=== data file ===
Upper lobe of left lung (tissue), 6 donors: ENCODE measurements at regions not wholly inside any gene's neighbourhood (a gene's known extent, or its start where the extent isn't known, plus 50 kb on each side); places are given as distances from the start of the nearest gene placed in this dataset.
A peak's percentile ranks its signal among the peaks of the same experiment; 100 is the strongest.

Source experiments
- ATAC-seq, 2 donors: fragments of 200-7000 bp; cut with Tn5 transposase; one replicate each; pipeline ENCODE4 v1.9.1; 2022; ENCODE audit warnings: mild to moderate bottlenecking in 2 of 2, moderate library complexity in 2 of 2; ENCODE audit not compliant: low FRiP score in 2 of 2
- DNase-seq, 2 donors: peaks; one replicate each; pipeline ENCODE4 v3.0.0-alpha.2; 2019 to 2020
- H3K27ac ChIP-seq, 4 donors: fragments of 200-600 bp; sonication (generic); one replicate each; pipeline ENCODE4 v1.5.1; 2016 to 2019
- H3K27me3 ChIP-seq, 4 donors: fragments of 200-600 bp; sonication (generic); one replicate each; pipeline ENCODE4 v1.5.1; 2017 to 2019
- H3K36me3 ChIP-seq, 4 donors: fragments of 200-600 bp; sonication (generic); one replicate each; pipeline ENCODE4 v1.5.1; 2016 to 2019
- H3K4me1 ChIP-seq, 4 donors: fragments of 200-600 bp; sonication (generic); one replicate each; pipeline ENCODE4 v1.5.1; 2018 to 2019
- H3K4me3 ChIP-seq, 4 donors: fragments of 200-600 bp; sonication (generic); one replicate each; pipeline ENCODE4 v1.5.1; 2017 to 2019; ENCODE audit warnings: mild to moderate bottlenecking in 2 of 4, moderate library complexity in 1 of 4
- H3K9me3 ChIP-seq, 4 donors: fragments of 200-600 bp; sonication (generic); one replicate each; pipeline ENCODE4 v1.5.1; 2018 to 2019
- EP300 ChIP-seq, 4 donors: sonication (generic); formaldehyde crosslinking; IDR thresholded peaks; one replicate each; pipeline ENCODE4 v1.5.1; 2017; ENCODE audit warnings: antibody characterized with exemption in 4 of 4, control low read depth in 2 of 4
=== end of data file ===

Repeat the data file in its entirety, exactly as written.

Upper lobe of left lung (tissue), 6 donors: ENCODE measurements at regions not wholly inside any gene's neighbourhood (a gene's known extent, or its start where the extent isn't known, plus 50 kb on each side); places are given as distances from the start of the nearest gene placed in this dataset.
A peak's percentile ranks its signal among the peaks of the same experiment; 100 is the strongest.

Source experiments
- ATAC-seq, 2 donors: fragments of 200-7000 bp; cut with Tn5 transposase; one replicate each; pipeline ENCODE4 v1.9.1; 2022; ENCODE audit warnings: mild to moderate bottlenecking in 2 of 2, moderate library complexity in 2 of 2; ENCODE audit not compliant: low FRiP score in 2 of 2
- DNase-seq, 2 donors: peaks; one replicate each; pipeline ENCODE4 v3.0.0-alpha.2; 2019 to 2020
- H3K27ac ChIP-seq, 4 donors: fragments of 200-600 bp; sonication (generic); one replicate each; pipeline ENCODE4 v1.5.1; 2016 to 2019
- H3K27me3 ChIP-seq, 4 donors: fragments of 200-600 bp; sonication (generic); one replicate each; pipeline ENCODE4 v1.5.1; 2017 to 2019
- H3K36me3 ChIP-seq, 4 donors: fragments of 200-600 bp; sonication (generic); one replicate each; pipeline ENCODE4 v1.5.1; 2016 to 2019
- H3K4me1 ChIP-seq, 4 donors: fragments of 200-600 bp; sonication (generic); one replicate each; pipeline ENCODE4 v1.5.1; 2018 to 2019
- H3K4me3 ChIP-seq, 4 donors: fragments of 200-600 bp; sonication (generic); one replicate each; pipeline ENCODE4 v1.5.1; 2017 to 2019; ENCODE audit warnings: mild to moderate bottlenecking in 2 of 4, moderate library complexity in 1 of 4
- H3K9me3 ChIP-seq, 4 donors: fragments of 200-600 bp; sonication (generic); one replicate each; pipeline ENCODE4 v1.5.1; 2018 to 2019
- EP300 ChIP-seq, 4 donors: sonication (generic); formaldehyde crosslinking; IDR thresholded peaks; one replicate each; pipeline ENCODE4 v1.5.1; 2017; ENCODE audit warnings: antibody characterized with exemption in 4 of 4, control low read depth in 2 of 4